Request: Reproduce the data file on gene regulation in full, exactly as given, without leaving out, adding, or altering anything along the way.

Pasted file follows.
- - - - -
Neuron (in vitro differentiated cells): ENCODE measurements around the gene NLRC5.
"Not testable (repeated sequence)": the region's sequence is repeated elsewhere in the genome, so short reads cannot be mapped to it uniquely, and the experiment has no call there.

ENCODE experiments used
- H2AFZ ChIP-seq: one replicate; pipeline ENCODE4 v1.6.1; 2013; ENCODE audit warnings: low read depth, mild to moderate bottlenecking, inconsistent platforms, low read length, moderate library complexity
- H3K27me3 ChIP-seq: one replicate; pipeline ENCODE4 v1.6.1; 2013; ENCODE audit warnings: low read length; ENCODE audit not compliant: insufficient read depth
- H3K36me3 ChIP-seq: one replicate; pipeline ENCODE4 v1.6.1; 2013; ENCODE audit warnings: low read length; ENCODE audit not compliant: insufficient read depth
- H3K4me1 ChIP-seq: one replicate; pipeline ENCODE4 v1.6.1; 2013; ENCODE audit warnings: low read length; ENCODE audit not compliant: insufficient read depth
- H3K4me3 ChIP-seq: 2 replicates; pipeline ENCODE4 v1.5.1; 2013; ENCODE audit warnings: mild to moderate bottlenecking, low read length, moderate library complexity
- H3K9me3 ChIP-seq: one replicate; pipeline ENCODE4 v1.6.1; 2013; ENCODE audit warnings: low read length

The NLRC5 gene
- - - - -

Neuron (in vitro differentiated cells): ENCODE measurements around the gene NLRC5.
"Not testable (repeated sequence)": the region's sequence is repeated elsewhere in the genome, so short reads cannot be mapped to it uniquely, and the experiment has no call there.

ENCODE experiments used
- H2AFZ ChIP-seq: one replicate; pipeline ENCODE4 v1.6.1; 2013; ENCODE audit warnings: low read depth, mild to moderate bottlenecking, inconsistent platforms, low read length, moderate library complexity
- H3K27me3 ChIP-seq: one replicate; pipeline ENCODE4 v1.6.1; 2013; ENCODE audit warnings: low read length; ENCODE audit not compliant: insufficient read depth
- H3K36me3 ChIP-seq: one replicate; pipeline ENCODE4 v1.6.1; 2013; ENCODE audit warnings: low read length; ENCODE audit not compliant: insufficient read depth
- H3K4me1 ChIP-seq: one replicate; pipeline ENCODE4 v1.6.1; 2013; ENCODE audit warnings: low read length; ENCODE audit not compliant: insufficient read depth
- H3K4me3 ChIP-seq: 2 replicates; pipeline ENCODE4 v1.5.1; 2013; ENCODE audit warnings: mild to moderate bottlenecking, low read length, moderate library complexity
- H3K9me3 ChIP-seq: one replicate; pipeline ENCODE4 v1.6.1; 2013; ENCODE audit warnings: low read length

The NLRC5 gene